Agoro emphasised that poor communication and training on new facilities are needed to improve the situation in the air space.

He noted that while airlines are not compliant with some of the latest technology on ground, personnel are not getting requisite training as and when due.

“The issue of communication has been something we have been calling on the government and Nigerian Airspace Management Agency (NAMA), as the service provider, to do more. The poor communication is not only from the ground equipment. Sometimes, it is from the air stations. All of these can lead to incidents or accidents.

“Even now that we have data exchange that has to do with the Controller Pilot Data Link Communications (CPDLC), not all the airlines are compliant and not all the controllers have gone through the training. So, definitely, it’s one of the areas we have to look at critically to prevent human factors in mishaps,” Agoro said.

Representative of the Airline Operators of Nigeria (AON), Capt. Akin George, described the air communication system in Nigeria as weak.

“This has been a recurring problem for the last 10-15 years. Solutions have been offered, but we take one step forward and within a month or two, we are back to the norm.

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Commissioner and Chief Executive Officer of Accident Investigation Bureau (AIB), Akin Olateru.

“One of the critical elements of human factors is communication. If you cannot communicate with your controller; then who is controlling who? As of today the communication between aircraft and the services coming out of Kano to Lagos is extremely weak. If you happen to be operating from the eastern side of the country, coming out of Calabar or Uyo, Port Harcourt and you’re heading towards Kano, it’s extremely weak. In most cases you have to depend on another aircraft to rely on your information.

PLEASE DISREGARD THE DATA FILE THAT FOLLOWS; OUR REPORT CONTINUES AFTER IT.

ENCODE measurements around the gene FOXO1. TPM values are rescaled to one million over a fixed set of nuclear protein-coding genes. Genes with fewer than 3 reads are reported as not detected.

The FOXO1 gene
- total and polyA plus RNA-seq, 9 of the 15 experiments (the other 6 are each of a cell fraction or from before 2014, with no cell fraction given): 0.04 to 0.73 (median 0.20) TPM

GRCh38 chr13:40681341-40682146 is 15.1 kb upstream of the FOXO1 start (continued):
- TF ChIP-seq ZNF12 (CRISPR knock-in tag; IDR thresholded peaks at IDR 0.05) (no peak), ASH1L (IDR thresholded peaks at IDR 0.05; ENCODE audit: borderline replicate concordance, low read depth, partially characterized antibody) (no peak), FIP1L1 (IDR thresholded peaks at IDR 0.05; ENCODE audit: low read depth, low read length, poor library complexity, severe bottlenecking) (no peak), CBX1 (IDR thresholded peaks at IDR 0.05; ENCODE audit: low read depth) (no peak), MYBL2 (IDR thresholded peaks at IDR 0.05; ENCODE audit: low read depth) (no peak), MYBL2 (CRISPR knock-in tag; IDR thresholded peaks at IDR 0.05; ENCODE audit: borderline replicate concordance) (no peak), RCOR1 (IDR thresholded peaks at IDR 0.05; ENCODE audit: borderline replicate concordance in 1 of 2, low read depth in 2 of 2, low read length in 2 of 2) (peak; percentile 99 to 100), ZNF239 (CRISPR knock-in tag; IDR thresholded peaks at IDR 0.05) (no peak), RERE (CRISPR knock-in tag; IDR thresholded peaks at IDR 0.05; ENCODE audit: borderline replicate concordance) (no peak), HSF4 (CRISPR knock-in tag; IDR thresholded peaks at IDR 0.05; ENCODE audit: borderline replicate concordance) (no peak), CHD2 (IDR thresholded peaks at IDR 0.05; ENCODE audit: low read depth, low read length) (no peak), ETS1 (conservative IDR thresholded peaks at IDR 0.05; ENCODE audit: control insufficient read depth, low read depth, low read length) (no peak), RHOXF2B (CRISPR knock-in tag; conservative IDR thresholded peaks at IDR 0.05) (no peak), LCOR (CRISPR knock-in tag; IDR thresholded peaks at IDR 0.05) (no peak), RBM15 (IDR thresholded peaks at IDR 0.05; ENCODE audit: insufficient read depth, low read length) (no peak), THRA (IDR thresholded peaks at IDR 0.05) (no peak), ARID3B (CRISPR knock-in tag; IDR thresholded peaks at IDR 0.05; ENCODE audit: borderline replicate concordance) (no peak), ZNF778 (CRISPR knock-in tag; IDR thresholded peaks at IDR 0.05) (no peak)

“Now while all these are going on, the aircraft does not stay in one place. So, you have a dynamic situation which for me, remains high risk and that is one of the areas we need to tackle as soon as possible in order to reduce the risk.”

Dr. Etete Ifeanyi of the NCAA accentuated the role of Quality Assurance Manager within an organisation, saying this set of professionals have a very critical role in ensuring safety.

Ifeanyi said sensitivity of the office demands independence and direct access to the CEO.

“It is expected that the Quality Assurance Manager must be an independent person that can report directly to the CEO, who must also be part of that quality assurance system. What the CAA does is to audit what the quality assurance system has already audited. That is what our job is supposed to be because he or she is the eye of the CAA within that organisation.

“Any CEO that would not allow his or her own personnel within the quality assurance system to do the work, believe me, that boss is heading towards catastrophe. He may be picking on little gains that he believes are there when he forces the person to do what is not right, that has an effect.

“The quality assurance system in any organisation should cover each and every department in every unit of that organisation and the basic function of the quality assurance system is the adequacy of the procedures and policies and compliance with the regulatory requirement to conformance with the procedures.”